Sunday, August 22, 2004

How I fell for Niagara, part 1

While deciding where to drive on our recent cross-country trip, my mom pointed out that Niagara Falls was only a few miles away from I-90 in New York, the route we'd be taking to Albany. Since I had never been to Niagara Falls, and my mom hadn't been there for decades, we decided to stay in the town for two nights.

Niagara Falls is a large waterfall on the Niagara River, near Buffalo, New York. The river connects Lake Erie and Lake Ontario, and also serves as the border between the United States (on the eastern shore) and Canada (on the western shore). The falls are visible from both countries.

My mom had never been to the Canadian side of the falls before, and we considered heading into Canada to see them from that side. In the end we decided that traveling across international borders with a car full of my mom's household possessions was probably asking for trouble, so we stayed on the New York side the entire time.

Niagara Falls, the city:

Before arriving in Niagara Falls, I imagined that the city was probably a moderately sized thriving tourist town, full of tree-lined streets, and cute shops, much like Victoria, B.C., which I had visited earlier in the summer. Instead, the town seemed like it was relatively economically depressed, which was sad since the area clearly brings in tons of tourists.

Our five-story hotel was a few blocks from Niagara Falls State Park, in a reasonably nice area that looked like it was probably built up in the 1960's. The hotel's thin walls let us hear the neighboring room's kids until 2am, and it only had one small elevator and two stairways to service its five stories. The area directly around our hotel was filled with other hotels and a few small restaurants, but very few stores. I had hoped to find a nice coffee shop to sit and read in, but didn't see any near the hotel.

After unloading the car we set out to find a restaurant and a bookstore. Along the way we ran into two closed roads (and the next morning found a third). The roads were just blocked off with "Road Closed" signs, and did not have detour signs or any notice about when they'd be reopened.

Niagara Falls road closed

This leads to my first recommendation for anyone traveling to Niagara Falls, NY: bring an excellent quality map of the downtown area. The AAA Buffalo map has a good map of downtown Niagara Falls, but don't rely on the AAA New York state map, it's far from adequate.

The shopping areas of downtown Niagara Falls looked like they had once been quite nice, but many stores seemed like they hadn't been renovated in years, there was almost no foot traffic along the streets, and scattered shops were even boarded up.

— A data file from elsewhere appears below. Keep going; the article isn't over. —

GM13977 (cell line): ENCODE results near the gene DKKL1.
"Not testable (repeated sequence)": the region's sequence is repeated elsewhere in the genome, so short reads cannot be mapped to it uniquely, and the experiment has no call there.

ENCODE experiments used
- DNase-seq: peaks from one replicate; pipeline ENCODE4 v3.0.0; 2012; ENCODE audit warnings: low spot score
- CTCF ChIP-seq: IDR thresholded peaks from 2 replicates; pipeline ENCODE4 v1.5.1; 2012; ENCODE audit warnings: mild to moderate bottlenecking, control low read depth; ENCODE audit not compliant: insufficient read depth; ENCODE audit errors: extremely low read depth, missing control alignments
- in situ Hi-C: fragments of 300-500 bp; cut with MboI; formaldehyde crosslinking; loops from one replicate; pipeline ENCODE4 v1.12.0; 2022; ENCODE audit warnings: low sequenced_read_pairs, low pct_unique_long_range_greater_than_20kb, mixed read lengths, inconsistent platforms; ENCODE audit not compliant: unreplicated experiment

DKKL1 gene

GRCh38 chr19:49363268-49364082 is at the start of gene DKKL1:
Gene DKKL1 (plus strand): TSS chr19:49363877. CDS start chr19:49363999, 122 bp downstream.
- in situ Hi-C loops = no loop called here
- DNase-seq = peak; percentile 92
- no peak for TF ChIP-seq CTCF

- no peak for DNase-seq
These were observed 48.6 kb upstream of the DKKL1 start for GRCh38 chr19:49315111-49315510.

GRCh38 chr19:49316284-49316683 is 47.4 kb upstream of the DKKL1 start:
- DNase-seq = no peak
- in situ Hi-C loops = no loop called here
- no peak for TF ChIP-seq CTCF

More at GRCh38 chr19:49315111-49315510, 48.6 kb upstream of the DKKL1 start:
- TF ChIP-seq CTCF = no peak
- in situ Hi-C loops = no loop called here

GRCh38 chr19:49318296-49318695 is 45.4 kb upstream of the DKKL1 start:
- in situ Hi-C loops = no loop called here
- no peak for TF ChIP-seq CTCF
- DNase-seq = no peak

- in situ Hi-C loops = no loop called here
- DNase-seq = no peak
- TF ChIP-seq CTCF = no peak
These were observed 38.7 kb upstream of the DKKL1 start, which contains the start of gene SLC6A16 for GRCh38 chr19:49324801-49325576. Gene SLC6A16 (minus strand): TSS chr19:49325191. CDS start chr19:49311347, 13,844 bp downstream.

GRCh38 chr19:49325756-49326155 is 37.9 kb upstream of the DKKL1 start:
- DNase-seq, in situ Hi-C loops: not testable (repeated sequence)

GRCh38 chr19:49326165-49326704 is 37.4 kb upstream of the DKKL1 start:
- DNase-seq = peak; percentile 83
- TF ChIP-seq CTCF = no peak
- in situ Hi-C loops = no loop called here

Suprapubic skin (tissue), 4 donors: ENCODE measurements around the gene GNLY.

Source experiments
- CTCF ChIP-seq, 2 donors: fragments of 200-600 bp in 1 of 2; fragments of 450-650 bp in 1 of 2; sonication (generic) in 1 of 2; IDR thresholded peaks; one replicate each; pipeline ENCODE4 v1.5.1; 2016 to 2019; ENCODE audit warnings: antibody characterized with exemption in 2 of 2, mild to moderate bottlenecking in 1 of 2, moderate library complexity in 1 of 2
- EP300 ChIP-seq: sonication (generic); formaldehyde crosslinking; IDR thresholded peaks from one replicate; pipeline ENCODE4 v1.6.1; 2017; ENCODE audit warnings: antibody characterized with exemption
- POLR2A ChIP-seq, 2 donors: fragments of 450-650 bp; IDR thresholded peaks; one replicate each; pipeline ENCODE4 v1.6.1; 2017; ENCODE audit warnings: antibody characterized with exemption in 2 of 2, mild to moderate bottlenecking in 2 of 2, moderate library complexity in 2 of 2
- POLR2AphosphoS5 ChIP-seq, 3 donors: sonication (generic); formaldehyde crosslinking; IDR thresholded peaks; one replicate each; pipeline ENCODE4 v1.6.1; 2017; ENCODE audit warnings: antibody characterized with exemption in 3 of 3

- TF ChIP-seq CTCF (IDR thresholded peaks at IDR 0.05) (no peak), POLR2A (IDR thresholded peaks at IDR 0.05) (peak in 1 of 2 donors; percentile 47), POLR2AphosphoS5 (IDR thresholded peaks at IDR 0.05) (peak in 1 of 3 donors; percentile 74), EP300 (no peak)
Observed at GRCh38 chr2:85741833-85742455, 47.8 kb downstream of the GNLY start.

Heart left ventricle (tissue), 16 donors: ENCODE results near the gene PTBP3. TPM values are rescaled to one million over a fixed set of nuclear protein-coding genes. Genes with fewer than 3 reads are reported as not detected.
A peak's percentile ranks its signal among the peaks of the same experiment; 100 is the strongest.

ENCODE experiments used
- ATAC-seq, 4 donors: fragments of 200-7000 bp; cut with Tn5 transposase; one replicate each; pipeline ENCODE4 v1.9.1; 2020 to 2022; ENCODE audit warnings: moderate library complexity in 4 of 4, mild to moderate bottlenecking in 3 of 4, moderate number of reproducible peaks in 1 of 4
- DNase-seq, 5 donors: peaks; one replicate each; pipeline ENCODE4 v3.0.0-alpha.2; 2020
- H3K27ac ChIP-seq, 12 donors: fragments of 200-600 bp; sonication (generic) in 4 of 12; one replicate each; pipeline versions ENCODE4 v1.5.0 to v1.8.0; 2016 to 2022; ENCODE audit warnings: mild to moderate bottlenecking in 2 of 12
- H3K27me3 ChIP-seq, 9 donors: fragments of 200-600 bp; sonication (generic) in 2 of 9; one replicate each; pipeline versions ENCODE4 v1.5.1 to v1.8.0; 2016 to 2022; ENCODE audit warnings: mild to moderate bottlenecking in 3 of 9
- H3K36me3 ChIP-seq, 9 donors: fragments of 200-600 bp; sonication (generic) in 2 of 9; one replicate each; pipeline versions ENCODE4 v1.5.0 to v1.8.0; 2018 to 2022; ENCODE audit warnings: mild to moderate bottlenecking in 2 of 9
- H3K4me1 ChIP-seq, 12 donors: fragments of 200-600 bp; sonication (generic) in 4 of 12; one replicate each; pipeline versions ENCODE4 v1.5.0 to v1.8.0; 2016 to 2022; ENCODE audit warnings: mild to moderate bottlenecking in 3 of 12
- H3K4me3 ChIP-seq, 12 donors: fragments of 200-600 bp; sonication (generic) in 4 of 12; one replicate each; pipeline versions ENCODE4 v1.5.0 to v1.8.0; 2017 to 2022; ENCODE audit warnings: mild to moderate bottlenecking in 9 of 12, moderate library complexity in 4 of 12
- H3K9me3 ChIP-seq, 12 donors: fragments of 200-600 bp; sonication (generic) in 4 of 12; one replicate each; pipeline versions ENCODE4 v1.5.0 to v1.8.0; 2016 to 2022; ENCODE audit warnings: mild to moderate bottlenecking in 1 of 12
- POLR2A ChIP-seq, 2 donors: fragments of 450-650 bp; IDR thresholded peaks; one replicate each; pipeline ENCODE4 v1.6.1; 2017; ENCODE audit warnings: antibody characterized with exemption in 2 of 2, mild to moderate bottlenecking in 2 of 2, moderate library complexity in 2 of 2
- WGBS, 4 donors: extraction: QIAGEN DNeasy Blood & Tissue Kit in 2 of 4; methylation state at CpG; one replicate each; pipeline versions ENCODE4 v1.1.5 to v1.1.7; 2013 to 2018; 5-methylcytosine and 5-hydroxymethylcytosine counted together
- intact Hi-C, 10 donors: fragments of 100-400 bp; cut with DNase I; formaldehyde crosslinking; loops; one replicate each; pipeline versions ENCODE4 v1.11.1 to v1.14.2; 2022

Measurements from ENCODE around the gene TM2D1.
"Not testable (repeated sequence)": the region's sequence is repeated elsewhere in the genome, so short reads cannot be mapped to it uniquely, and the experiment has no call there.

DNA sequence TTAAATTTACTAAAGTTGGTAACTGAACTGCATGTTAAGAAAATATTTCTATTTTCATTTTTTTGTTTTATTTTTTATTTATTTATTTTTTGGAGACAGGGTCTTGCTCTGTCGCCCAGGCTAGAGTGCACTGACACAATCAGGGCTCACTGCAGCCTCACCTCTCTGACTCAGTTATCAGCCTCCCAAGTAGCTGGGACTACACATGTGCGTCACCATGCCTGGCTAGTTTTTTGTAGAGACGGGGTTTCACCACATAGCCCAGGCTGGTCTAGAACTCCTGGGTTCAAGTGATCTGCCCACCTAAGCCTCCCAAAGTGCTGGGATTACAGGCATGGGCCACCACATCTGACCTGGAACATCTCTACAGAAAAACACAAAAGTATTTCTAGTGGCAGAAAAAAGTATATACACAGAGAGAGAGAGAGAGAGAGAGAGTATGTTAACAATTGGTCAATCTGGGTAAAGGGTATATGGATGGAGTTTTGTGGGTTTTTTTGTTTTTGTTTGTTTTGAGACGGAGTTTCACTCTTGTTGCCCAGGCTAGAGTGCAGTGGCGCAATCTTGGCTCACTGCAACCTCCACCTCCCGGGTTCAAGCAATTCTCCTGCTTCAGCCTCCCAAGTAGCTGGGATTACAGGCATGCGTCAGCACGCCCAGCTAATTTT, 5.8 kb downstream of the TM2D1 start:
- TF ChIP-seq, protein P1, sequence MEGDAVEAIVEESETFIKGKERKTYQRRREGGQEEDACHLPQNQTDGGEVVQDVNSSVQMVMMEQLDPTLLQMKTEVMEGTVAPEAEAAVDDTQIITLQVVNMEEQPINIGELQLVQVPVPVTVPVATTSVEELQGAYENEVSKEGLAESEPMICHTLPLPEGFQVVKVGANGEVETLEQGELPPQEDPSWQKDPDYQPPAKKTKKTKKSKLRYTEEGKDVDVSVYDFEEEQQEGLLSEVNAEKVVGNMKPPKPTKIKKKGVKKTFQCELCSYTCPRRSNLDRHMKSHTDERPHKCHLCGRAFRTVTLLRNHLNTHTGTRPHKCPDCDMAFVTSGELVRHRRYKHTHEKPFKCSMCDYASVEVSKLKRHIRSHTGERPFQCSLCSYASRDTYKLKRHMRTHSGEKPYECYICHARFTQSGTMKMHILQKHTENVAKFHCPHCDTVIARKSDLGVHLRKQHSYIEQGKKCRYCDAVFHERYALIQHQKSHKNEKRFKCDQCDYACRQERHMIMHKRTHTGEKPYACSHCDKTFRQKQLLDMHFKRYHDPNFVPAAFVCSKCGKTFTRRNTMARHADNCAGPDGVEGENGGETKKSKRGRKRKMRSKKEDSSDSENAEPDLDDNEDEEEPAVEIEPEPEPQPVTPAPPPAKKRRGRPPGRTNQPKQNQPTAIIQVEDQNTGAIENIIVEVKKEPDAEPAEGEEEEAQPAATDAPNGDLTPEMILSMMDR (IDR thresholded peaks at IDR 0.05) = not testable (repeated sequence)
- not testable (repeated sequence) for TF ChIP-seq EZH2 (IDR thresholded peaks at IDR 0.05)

Niagara Falls store

Little Italy, a region of downtown Niagara Falls, showed scattered signs of its Italian heritage (Gianni's restaurant, Di Camillo bakery), but was virtually empty on the Friday evening we were there. Near Little Italy we found an excellent Italian restaurant, Fortuna's (827 19th, in Niagara Falls, NY), that seems to date back to the days when Little Italy was thriving. The restaurant was populated mainly with locals, had excellent food, and as we ate at least four parties being shown to tables stopped and greeted other patrons of the restaurant.

We never did find a bookstore.

Niagara Falls State Park:

I got my first view of the falls as night was falling on Friday evening; they were massive and awe-inspiring. What surprised me was that instead of being at the bottom of the falls, the viewing areas are up at the top, so I could walk right up to the edge and watch the water roll over.

What was interesting that first night was the contrast between the American and the Canadian sides of the falls. Niagara Falls, Ontario is visible across the river from the New York side, and the Canadian town looks as though it's pulsating with life. There are at least 10 high-rise hotels (whereas there are no high-rise hotels on the US side), wide boulevards filled with light and flashing signs, and restaurants seemingly everywhere (and, in our imaginations, a bookstore on every corner).

Niagara Falls at night, white Niagara Falls at night, colored

Niagara Falls State Park is a huge park with exquisitely maintained facilities. It was a wonderful place to explore the falls from, and is a must-see if you're visiting the area. One of my favorite places was Goat Island, an island in the middle of the Niagara river; we drove onto the island and were able to get extremely close-up views of the falls.

Here are a few more pictures of the falls, including a picture of the very edge, which I was only a few feet away from at the time (in the edge picture you can also see a "Maid of the Mist" boat at the bottom of the falls).

Niagara Falls rolling water Niagara Falls edge with boat visible

As expected, there were a tremendous number of tourists from all over the world visiting the park, which made it a great place to sit and people-watch. This gentleman in his saffron-colored clothes caught my eye:

Niagara Falls area - gentleman with saffron robes taking a picture

Here ends part one of my two-part Niagara Falls post. Be sure to stay tuned for the second (and final) installment, wherein I tour more of the Niagara Falls area, including an eighteenth-century fort and a nineteenth-century lighthouse.

[Update 8/25/04: The second installment has been posted.]

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